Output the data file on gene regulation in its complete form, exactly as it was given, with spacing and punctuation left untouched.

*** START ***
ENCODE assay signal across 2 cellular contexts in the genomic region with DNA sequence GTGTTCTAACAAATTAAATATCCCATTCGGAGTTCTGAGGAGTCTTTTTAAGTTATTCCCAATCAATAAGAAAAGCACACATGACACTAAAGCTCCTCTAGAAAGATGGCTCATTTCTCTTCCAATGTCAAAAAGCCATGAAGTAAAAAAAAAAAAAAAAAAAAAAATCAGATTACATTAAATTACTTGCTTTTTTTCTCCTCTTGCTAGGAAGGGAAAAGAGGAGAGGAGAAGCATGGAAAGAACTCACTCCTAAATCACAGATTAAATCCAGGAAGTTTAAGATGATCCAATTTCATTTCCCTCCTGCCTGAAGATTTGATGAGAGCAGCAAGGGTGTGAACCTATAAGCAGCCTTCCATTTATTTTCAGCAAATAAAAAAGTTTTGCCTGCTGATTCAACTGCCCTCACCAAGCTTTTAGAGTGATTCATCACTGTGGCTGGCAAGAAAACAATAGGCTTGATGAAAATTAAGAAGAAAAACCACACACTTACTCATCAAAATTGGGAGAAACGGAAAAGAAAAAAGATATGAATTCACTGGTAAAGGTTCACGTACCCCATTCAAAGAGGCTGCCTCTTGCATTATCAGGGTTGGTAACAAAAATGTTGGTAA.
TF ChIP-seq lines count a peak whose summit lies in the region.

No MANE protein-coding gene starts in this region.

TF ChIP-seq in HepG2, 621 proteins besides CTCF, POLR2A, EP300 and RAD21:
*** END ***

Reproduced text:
ENCODE assay signal across 2 cellular contexts in the genomic region with DNA sequence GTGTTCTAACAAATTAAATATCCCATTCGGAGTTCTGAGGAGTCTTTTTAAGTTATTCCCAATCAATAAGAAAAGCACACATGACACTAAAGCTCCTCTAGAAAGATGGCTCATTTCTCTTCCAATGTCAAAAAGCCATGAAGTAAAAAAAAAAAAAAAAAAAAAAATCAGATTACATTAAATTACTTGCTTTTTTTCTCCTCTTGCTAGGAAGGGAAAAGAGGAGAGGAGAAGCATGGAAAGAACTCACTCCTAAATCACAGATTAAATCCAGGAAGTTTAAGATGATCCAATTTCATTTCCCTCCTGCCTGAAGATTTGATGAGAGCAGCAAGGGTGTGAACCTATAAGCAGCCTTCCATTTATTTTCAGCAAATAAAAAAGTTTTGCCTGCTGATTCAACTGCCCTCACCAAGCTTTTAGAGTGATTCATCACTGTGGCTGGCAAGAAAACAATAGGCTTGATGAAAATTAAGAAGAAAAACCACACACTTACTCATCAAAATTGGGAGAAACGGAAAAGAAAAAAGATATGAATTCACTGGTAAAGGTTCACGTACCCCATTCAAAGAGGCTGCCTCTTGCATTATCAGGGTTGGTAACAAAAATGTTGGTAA.
TF ChIP-seq lines count a peak whose summit lies in the region.

No MANE protein-coding gene starts in this region.

TF ChIP-seq in HepG2, 621 proteins besides CTCF, POLR2A, EP300 and RAD21: